acquire or obtain support?

teacup2

Senior Member
Finnish
Hello,

I am writing an academic paper on socialist countries and am wondering if one can use either verb with the word support.

"Citizens' needs were re-evaluated at many levels, in an obvious race for acquiring/obtaining the support of the people."

(The preceding sentence gives some context: "There was a shift in the communist regimes’ attitude towards society, emerging in the 1960s.")

Would the two verbs be both idiomatic?
 
  • mannoushka

    Senior Member
    Iran/Persian
    Hi! I am afraid I'm not sure about the right answer to your question. However, as a suggestion, I feel the word 'gain' would work (equally well?) in the sentence.
     

    Cagey

    post mod (English Only / Latin)
    English - US
    I vote for "winning the support", but I'd use the' to- infinitive', whatever verb is preferred.
    Hermione
    I agree. You want the infinitive, whichever verb you chose:
    ... in an obvious race to win the support of the people.
    ... in an obvious race < to gain / to garner> the support of the people.
    :)
     

    neal41

    Senior Member
    USA, English
    Either of the two verbs that you asked about ('acquire' and 'obtain') are fully acceptable. 'Win', 'gain', and 'garner' are also OK. A preference for one over another others is stylistic, not grammatical. 'For' followed by a gerund as in 'for acquiring' is OK. You can also use the infinitive 'to acquire'.
     

    Cagey

    post mod (English Only / Latin)
    English - US
    I see that we differ.

    I might say 'a race to win the support of ... [etc]' or 'a race for the support of ... ', but not a 'race for winning the support of'.

    And while I agree that the choice is stylistic, 'the support of the people' seems less like something you would race to acquire or obtain, and more like something you would race to gain, win, garner, etc, ....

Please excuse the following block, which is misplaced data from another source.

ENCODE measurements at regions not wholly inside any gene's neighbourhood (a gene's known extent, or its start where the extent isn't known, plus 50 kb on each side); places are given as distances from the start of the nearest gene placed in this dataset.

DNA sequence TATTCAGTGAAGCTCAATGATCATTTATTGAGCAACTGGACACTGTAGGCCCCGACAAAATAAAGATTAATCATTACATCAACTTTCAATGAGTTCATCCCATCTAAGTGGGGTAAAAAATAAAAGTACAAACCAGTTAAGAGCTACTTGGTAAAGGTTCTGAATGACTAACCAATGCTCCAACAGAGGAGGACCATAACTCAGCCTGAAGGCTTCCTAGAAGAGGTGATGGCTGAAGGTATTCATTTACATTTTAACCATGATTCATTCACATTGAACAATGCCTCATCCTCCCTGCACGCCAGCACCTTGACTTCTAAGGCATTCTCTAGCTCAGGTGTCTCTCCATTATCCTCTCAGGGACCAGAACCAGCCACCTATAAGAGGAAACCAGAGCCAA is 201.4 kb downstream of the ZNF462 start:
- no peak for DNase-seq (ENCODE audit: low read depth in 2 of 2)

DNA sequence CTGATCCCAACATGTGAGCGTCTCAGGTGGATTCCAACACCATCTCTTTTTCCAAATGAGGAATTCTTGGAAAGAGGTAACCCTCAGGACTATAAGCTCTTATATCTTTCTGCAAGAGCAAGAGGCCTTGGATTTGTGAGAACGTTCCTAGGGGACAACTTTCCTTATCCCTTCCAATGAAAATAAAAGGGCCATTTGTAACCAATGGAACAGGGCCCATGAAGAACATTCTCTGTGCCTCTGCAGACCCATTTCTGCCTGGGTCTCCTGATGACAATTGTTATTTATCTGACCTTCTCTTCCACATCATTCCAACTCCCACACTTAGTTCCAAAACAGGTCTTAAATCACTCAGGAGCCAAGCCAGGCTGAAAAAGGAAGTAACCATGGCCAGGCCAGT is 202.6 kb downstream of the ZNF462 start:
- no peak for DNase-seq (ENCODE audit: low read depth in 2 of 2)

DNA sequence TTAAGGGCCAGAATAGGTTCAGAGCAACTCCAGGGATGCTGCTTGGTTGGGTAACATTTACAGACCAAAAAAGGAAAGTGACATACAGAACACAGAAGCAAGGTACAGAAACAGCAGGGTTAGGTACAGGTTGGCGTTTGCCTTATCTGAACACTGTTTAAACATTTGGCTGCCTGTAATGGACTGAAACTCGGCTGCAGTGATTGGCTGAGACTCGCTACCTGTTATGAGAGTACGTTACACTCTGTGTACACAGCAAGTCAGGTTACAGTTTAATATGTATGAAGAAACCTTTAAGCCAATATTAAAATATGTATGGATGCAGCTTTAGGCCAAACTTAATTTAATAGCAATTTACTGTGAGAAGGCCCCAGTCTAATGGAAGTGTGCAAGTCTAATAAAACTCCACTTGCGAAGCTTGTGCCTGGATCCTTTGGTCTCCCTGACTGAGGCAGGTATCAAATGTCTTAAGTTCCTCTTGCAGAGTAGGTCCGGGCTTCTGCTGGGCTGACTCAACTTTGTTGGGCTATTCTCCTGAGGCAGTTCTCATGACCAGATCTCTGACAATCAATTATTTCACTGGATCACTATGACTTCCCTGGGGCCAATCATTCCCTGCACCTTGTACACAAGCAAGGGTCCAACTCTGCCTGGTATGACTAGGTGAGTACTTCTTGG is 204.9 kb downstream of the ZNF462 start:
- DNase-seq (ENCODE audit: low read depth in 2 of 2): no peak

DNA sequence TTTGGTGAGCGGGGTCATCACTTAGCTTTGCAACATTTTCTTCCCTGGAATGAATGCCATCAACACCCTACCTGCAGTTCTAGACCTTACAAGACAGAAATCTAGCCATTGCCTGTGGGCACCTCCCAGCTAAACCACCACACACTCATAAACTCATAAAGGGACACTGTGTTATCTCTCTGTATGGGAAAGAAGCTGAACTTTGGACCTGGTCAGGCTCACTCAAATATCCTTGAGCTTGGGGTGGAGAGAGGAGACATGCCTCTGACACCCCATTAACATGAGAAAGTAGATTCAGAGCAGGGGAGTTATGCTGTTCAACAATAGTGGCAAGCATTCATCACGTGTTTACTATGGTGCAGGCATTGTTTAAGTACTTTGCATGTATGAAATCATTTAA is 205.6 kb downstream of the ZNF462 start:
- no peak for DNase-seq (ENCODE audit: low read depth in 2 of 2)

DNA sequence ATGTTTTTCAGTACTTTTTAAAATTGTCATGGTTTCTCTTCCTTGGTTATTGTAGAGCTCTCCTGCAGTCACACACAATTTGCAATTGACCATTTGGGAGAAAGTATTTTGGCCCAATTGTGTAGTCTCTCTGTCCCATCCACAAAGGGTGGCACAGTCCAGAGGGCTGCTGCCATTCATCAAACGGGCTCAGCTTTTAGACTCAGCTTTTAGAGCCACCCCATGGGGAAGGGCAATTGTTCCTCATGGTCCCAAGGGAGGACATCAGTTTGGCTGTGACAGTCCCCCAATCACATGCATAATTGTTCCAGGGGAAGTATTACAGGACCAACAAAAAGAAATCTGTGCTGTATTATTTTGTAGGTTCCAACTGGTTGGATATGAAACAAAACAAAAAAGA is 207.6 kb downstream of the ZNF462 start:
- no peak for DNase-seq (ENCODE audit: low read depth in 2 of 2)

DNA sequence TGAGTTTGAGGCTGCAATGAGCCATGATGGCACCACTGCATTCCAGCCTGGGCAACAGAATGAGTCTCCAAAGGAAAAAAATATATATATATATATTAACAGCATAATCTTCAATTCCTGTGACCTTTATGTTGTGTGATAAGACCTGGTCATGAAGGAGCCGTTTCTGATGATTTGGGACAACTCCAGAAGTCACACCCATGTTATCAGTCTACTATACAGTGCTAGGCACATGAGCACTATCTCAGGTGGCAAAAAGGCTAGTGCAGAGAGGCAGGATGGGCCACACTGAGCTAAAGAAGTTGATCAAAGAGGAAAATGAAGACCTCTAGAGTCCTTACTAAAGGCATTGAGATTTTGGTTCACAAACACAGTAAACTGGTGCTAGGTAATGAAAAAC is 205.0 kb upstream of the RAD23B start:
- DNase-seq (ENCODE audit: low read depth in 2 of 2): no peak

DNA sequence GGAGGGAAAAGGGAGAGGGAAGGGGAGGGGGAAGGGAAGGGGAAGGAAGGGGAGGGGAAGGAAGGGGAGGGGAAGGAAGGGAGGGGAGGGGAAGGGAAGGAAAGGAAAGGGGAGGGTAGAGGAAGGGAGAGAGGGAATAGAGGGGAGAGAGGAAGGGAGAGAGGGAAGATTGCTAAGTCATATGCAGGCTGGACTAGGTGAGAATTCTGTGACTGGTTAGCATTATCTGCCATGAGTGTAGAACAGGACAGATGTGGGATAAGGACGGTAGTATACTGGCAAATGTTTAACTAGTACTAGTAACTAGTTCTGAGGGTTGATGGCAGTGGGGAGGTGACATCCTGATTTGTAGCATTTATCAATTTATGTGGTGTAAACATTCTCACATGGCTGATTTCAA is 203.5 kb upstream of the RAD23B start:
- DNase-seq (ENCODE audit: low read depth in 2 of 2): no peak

neal41

    Senior Member
    USA, English
    I see that we differ.

    I might say 'a race to win the support of ... [etc]' or 'a race for the support of ... ', but not a 'race for winning the support of'.

    And while I agree that the choice is stylistic, 'the support of the people' seems less like something you would race to acquire or obtain, and more like something you would race to gain, win, garner, etc, ....
    I prefer the infinitive form 'a race to win the support of . . .', and I think 'win' is the better verb. 'Gain' is next, and 'acquire' is the least desirable.
     

    Enquiring Mind

    Senior Member
    English - the Queen's
    Good replies above, but I wonder if "race" is the best word? It suggests a competition with one or more others. I wonder if "a clear drive to gain/win/garner (etc) the support ..." might be better.

    However, if you're suggesting there was a competition between the different countries (which isn't clear from the context we're given here), then stick with "race".
     

    George French

    Senior Member
    English - UK
    but I wonder if "race" is the best word?
    Interesting, gaining support is always a race. You need to win the 'support race' and you have to keep winning the re-runs to get and keep the support of the people.

    Loose one and you could be a yesterday's man.

    GF..

    Is race the best word? It works, people use and understand it and in the context of politics you have to keep winning the race...
     

    Enquiring Mind

    Senior Member
    English - the Queen's
    " ... in the context of politics you have to keep winning the race...", well yes, but I think it's implied that the race is against the other political parties. You can also "race against time", (time is the competitor). Unfortunately there isn't enough context in teacup2's original post.
    I'm not sure that gaining support is always "a race", more of a process ...
    "Lose one and you could be a yesterday's man..." - yes, your competitors will supersede you ...
     
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